He also changed his mind between the workshop and the meeting about not accepting rising seventh-graders into the middle school International Baccalaureate program. Instead, he is now proposing to delay extending the program to the intermediate-school level.

Scanlon said the parameters upon which his contingency plan is based call for the district to provide full-day tuition-free kindergarten beginning in the 2008-09 academic year, a year later than originally planned, and implementation over the next three years of $1 million worth of cost-containment measures.

Scanlon said that to come up with recommended reductions if voters reject the proposed tax increase he and his staff acted on a belief that the cuts should have "the least impact on students and program." Nevertheless, he added, there will be some adverse effects -- such as a somewhat  larger average class size and dropping elective high school courses which do not attract a minimum of 20 students.

He said the plan was not put together hastily following the first referendum but that its elements have been worked on for several weeks. They were not brought into public view prior to the first referendum lest they be construed as threats to garner voter support, he said.

If the tax increase is turned down, he is confident the plan "will get us through [the coming] fiscal year." but added that it is likely that "as we go through the year, we will be trimming [other costs] as we go along."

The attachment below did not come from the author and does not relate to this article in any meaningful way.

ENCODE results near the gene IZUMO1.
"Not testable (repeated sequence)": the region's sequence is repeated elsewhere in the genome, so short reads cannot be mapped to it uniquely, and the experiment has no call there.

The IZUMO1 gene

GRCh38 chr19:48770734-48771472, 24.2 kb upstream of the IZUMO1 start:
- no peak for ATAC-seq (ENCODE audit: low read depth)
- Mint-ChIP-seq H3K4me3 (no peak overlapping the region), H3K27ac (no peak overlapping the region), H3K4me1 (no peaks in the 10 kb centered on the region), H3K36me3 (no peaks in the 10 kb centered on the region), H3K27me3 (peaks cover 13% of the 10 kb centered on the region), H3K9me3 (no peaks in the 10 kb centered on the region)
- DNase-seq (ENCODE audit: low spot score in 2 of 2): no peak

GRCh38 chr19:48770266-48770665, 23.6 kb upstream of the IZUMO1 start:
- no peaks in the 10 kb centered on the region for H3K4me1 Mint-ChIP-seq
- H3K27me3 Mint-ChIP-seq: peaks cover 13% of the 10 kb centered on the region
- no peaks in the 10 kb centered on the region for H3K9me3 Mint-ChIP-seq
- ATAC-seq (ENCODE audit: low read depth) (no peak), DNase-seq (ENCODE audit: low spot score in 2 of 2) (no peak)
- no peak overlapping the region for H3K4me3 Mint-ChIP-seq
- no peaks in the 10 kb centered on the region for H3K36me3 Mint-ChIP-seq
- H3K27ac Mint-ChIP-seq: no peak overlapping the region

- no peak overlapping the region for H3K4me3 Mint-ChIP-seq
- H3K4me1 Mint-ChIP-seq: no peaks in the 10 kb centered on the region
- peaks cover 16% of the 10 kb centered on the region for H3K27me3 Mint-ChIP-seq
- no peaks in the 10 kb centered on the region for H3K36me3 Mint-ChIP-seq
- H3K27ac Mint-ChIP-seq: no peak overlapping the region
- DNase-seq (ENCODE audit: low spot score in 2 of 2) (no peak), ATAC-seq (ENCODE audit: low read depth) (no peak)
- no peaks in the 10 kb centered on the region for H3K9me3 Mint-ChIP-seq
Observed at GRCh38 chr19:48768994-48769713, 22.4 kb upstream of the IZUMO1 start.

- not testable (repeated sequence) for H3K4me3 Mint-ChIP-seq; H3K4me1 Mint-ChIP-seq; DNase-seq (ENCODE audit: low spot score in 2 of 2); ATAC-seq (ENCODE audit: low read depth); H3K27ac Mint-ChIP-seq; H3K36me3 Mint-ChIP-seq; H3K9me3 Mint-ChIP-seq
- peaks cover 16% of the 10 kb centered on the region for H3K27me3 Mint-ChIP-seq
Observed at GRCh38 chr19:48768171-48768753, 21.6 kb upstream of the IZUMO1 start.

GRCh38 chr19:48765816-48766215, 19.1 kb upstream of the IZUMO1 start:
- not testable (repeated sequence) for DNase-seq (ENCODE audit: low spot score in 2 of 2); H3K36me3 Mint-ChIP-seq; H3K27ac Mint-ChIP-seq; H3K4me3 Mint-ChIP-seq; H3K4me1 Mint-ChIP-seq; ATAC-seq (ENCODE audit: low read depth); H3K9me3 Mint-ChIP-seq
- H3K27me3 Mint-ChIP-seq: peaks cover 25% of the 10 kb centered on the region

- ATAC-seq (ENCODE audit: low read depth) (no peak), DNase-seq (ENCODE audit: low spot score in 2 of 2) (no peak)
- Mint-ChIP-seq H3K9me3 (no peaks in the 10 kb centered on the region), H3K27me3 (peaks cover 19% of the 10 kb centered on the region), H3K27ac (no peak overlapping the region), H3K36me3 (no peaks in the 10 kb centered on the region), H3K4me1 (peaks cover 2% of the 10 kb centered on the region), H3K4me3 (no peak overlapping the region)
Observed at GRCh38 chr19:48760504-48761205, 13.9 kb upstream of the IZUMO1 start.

Blowman said that the proposed 27 tax increase is about the minimum necessary to enable the district to continue to operate at reasonable levels and to preserve its "financial integrity."

To reach that level, he said, it will be necessary to delay implementation of some elements of the strategic plan and significantly reduce the amount of additional building maintenance that the originally sought  38.2 increase was intended to finance. Also, he said the anticipated end-of-fiscal-year carryover to finance payroll and other expenses during the summers probably will be adequate but not especially comfortable.

After the rejection of the initial proposal, "we knew we'd have to ask for less," Blowman said. "But that will also buy less."

Get more information about this topic

Read previous Delaforum article: Brandywine will ask voters for a smaller tax increase

Read previous Delaforum article: Rejection of Brandywine tax likely to result in drastic cuts